Panthers 2006 draft preview

By Chris Leary

Panthers Top 10 Prospects

1. Rostislav Olesz, C
2. Kenndal McArdle, LW
3. Anthony Stewart, RW
4. Stefan Meyer, LW
5. Tyler Plante, G
6. Greg Campbell, LW
7. Rob Globke, RW
8. Kamil Kreps, C
9. David Booth, LW
10. David Shantz, G

Team Needs

More than any specific personnel need, the future of this organization will remain in limbo until the question of where Roberto Luongo will suit up for the next five years is answered. With the top goaltending prospects in the system still several years away from making any significant impact for the Panthers, either they must figure out a way to keep Luongo in the fold, or make a drastic trade.

The critical nature of the eventual decision on Luongo’s future in the red and gold highlights the most glaring holes in the current Panthers lineup. The Panthers rearguards, as a group, have struggled to play league-average defense over the past several seasons in front of one of the best goaltenders in the league. While Jay Bouwmeester is developing into the type of defenseman that the franchise can build around, that construction project is still in the works. As there is very little cause for excitement currently manning the blue line in the system, the organization could desperately use more NHL-caliber defensemen.

Organizational Strengths

The emergence of Nathan Horton as one of the best young power forward prospects in the league coupled with the continued development of Olli Jokinen into a top NHL pivot to provide the highlights of a season that may be the bridge to a dangerous offensive attack. This past season also saw the debut of 2004 first round pick Rostislav Olesz, who projects to eventually be a top-six forward for the team. Behind Olesz in the system are a number of intriguing young, versatile forwards who could eventually make an impact with the big club.

With the majority of the top prospects currently in the system up front, the Panther offense appears to be pointed in the right direction. Of particular interest are a very physical group of wings, led by last season’s first-round pick Kenndal McArdle and 2003 first-round pick Anthony Stewart. In the mold cast by team architect Mike Keenan, both of these players have the physicality and temperament to graduate onto the second or third in Florida.

Organizational Weaknesses

Should the Panthers and Luongo fail to put the benefits of another six years together over other concerns, the goaltending situation in Florida would shine a bright spotlight on the state of the Panther defense.

With, in essence, a bare cupboard in the system on the blueline, the Panthers will most likely need to buy their way out of the black hole that has been their defensive unit. The system has not been particularly adept at identifying and developing NHL-caliber defensive prospects, as evidenced by the lack of a defenseman in the top 12 prospects in the organization. The silver lining to this particularly dark cloud is the presence of head coach Jacques Martin who, given some time to apply his principles to the entire system, should be able to right the ship regardless of who suits up in goal for the team.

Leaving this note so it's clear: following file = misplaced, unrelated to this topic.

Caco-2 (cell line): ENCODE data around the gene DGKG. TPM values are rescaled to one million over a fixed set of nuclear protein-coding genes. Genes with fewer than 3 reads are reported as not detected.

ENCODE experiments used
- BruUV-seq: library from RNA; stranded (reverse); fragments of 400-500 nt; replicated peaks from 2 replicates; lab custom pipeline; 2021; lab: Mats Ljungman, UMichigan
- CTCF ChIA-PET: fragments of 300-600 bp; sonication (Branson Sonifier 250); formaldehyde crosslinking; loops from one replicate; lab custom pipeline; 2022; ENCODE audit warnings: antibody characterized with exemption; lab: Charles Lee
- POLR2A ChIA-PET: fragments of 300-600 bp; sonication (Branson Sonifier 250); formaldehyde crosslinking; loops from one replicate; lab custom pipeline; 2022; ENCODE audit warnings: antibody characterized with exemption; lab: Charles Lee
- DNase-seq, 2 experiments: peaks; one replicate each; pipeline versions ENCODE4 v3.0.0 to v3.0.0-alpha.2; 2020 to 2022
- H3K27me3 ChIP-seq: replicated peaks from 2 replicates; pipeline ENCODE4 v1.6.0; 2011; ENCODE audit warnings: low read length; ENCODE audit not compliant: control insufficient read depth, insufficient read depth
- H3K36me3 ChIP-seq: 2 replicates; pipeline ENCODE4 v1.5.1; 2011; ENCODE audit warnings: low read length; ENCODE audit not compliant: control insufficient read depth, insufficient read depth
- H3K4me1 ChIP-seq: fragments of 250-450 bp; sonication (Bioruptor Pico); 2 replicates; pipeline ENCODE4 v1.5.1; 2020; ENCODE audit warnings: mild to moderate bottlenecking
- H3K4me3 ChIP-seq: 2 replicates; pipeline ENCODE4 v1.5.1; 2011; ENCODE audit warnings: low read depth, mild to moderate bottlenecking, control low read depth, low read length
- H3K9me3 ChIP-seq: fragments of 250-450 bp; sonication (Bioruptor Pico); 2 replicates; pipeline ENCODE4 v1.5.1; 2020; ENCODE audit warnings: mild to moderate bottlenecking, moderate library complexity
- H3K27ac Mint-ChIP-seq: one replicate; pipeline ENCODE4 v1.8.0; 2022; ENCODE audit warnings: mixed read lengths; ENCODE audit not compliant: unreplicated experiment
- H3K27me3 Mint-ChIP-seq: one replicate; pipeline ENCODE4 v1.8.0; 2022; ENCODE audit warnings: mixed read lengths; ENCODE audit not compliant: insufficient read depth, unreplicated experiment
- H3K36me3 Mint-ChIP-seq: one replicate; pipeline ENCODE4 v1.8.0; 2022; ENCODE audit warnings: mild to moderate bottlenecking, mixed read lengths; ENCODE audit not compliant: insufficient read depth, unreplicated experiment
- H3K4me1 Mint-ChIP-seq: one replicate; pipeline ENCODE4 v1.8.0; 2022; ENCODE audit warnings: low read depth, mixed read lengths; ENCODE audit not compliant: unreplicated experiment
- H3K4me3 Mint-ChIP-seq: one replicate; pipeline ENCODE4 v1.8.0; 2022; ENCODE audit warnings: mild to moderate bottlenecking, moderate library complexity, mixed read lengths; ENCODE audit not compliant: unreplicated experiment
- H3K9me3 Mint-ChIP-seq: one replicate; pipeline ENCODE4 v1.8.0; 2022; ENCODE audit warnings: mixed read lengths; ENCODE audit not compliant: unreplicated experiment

As dire as the situation on the blue line has become in Florida, the absence of any immediate answers in goal behind Luongo may be the more pressing concern. While youngsters Tyler Plante and David Shantz may both develop into impact goaltenders down the road, neither can be viewed as a short-term solution in the net should the Panthers be forced into finding alternatives for Luongo.

Draft Tendencies

The 2006 Entry Draft will be the second for Florida under the guidance of GM Mike Keenan. Last year, the Panthers grabbed a gritty, hard-working physical forward in McArdle, who had been projected to develop into what could best be described as a “Mike Keenan” type of player. In well over ten NHL drafts as part of an organization, Keenan has never drafted a European player in the first round, overwhelmingly preferring Canadian forwards and defensemen (the lone exception being Sergei Krivokrasov, selected by the Blackhawks on Keenan’s way out the door in 1992). Last year saw a continuance of this trend, as the Panthers tabbed British Columbia native McArdle with the 20th pick of the draft (sandwiched, ironically, between Detroit’s selection of Jakub Kindl at 19 and Toronto’s pick of Tuukka Rask at 21). It would be something of a small shock if the Panthers don’t grab the best available North American player on the board with the 10th selection this coming weekend.

Hockey’s Future staff mock draft result: Kyle Okposo, RW, University of Minnesota. The dearth of NHL-caliber defensemen in the Panther system may draw Keenan’s eye towards Owen Sound rearguard Bobby Sanguinetti, but if a forward with the upside of Okposo falls to the Panthers he would be difficult to pass up. A big, strong physical forward who projects to eventually grow into an NHL-caliber finisher, Okposo has been a popular dark horse prospect to move into the first ten picks of the draft. While he may not see NHL action for several seasons (as he is ticketed for the Golden Gophers next year), Okposo looks like the kind of player who could eventually lock into place alongside Horton down the road.

Copyright 2006 Hockey’s Future. Do not reprint or otherwise duplicate without permission of the editorial staff.